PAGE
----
A rationale for music training to enhance executive functions in parkinson’s disease: An overview of the problem

Teresa Lesiuk, Jennifer A. Bugos, Brea Murakami

Research output: Contribution to journalArticlepeer-review

Abstract

Music listening interventions such as Rhythmic Auditory Stimulation can improve mobility, balance, and gait in Parkinson’s Disease (PD). Yet, the impact of music training on executive functions is not yet known. Deficits in executive functions (e.g., attention, processing speed) in patients with PD result in gait interference, deficits in emotional processing, loss of functional capacity (e.g., intellectual activity, social participation), and reduced quality of life. The model of temporal prediction and timing suggests two networks collectively contribute to movement generation and execution: the basal ganglia-thalamocortical network (BGTC) and the cerebellar-thalamocortical network (CTC). Due to decreases in dopamine responsible for the disruption of the BGTC network in adults with PD, it is hypothesized that rhythmic auditory cues assist patients through recruiting an alternate network, the CTC, which extends to the supplementary motor areas (SMA) and the frontal cortices. In piano training, fine motor finger movements activate the cerebellum and SMA, thereby exercising the CTC network. We hypothesize that exercising the CTC network through music training will contribute to enhanced executive functions. Previous research suggested that music training enhances cognitive performance (i.e., working memory and processing speed) in healthy adults and adults with cognitive impairments. This review and rationale provides support for the use of music training to enhance cognitive outcomes in patients with Parkinson’s Disease (PD).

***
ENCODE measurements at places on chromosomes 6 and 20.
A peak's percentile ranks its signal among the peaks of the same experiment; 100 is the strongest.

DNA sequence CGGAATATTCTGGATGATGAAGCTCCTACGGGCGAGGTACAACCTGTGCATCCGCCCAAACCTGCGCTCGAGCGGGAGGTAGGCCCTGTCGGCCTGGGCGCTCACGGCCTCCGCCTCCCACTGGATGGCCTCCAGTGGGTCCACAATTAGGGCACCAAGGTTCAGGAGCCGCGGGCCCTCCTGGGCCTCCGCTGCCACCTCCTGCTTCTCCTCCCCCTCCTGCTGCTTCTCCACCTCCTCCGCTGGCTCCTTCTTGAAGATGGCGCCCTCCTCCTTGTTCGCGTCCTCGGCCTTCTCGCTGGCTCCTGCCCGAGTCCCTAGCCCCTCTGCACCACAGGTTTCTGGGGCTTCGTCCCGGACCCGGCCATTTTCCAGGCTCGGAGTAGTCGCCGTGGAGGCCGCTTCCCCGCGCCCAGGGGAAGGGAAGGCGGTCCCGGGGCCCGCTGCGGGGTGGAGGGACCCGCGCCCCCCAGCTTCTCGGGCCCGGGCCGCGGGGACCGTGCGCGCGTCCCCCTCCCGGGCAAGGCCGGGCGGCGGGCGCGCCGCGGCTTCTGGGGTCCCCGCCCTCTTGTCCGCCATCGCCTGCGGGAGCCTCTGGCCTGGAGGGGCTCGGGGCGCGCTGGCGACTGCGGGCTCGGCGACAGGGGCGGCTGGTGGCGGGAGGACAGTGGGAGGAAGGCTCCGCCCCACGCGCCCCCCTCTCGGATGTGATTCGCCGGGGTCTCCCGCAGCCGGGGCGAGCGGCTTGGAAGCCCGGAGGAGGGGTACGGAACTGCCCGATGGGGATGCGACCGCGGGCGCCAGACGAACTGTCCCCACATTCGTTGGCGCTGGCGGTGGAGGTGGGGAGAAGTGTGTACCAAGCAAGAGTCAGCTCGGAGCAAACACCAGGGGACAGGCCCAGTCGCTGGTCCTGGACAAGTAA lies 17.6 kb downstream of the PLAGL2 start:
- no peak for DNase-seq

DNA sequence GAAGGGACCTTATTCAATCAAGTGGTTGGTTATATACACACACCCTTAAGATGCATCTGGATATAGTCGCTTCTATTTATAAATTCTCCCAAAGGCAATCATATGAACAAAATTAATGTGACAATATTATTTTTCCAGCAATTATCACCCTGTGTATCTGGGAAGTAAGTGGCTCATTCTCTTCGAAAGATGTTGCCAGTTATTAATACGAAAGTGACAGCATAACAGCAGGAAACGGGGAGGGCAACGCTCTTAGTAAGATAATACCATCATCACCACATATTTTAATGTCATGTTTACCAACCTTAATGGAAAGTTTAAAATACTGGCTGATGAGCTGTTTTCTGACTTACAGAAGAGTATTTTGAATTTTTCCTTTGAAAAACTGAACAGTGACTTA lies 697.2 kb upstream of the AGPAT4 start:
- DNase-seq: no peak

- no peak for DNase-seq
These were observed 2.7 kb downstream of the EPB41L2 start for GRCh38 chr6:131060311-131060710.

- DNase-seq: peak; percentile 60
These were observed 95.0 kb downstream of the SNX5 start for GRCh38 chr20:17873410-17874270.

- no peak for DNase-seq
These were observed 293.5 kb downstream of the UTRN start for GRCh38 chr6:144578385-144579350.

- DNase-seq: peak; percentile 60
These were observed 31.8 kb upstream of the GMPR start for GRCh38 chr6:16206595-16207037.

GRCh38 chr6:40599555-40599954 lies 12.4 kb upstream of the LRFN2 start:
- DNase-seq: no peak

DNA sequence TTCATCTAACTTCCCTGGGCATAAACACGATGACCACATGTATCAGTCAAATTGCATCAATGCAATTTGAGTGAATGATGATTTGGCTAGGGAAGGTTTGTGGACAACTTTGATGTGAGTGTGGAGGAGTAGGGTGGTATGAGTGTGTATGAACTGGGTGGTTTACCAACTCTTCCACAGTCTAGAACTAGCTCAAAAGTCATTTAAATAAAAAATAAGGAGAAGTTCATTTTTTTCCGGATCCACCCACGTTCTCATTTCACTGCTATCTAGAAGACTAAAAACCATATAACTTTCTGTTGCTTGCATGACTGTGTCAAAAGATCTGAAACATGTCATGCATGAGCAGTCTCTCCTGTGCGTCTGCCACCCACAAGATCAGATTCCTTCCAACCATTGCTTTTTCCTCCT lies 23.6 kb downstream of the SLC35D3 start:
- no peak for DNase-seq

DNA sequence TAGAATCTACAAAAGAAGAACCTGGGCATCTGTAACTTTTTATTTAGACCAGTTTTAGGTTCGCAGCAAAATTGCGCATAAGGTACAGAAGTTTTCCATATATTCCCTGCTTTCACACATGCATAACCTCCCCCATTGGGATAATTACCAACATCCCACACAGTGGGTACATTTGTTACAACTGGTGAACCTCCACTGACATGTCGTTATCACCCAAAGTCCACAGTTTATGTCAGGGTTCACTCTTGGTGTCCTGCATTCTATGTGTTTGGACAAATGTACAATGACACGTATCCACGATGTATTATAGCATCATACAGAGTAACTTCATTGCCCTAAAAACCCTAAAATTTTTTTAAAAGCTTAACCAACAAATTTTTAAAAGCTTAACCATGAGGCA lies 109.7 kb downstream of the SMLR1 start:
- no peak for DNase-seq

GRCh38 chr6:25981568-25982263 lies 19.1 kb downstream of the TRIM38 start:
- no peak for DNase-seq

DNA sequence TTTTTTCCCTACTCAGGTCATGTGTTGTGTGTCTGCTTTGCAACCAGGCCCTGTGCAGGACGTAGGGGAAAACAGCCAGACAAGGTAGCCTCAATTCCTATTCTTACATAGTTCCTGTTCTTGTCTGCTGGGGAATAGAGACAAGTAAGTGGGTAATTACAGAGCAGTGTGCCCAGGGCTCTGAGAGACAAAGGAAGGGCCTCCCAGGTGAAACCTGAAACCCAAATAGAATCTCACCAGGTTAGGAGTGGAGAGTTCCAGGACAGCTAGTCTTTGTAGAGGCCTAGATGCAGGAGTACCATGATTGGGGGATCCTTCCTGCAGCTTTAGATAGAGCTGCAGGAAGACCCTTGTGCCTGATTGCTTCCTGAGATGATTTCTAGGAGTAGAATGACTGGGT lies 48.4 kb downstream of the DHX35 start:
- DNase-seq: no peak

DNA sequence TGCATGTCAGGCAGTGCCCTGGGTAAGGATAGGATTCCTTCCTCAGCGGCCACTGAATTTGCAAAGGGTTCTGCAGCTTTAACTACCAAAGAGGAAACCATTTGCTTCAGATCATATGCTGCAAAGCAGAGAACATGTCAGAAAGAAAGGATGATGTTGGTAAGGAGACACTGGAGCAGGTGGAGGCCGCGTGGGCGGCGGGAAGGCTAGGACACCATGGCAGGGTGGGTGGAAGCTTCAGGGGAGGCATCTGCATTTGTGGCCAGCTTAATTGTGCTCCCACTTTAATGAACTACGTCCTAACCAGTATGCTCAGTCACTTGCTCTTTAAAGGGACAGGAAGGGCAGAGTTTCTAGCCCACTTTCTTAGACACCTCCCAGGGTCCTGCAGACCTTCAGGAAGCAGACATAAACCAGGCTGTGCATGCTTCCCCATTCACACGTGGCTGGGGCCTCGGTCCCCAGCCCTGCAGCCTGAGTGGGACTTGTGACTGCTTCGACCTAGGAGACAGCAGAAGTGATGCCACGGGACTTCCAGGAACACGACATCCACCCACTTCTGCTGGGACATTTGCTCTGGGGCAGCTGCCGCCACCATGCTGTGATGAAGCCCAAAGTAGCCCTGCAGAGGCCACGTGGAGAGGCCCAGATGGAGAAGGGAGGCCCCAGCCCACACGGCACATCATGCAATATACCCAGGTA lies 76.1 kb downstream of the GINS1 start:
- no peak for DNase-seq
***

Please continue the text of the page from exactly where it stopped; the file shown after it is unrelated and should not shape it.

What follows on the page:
Original languageEnglish (US)
Article number35
JournalHealthcare (Switzerland)
Volume6
Issue number2
DOIs
StatePublished - Jun 2018

Keywords

  • Cerebellar-thalamocortical network (CTC)
  • Executive functions
  • Fine motor
  • Music training
  • Parkinson’s Disease

ASJC Scopus subject areas

  • Health Informatics
  • Health Policy
  • Health Information Management
  • Leadership and Management

Fingerprint

Dive into the research topics of 'A rationale for music training to enhance executive functions in parkinson’s disease: An overview of the problem'. Together they form a unique fingerprint.

Cite this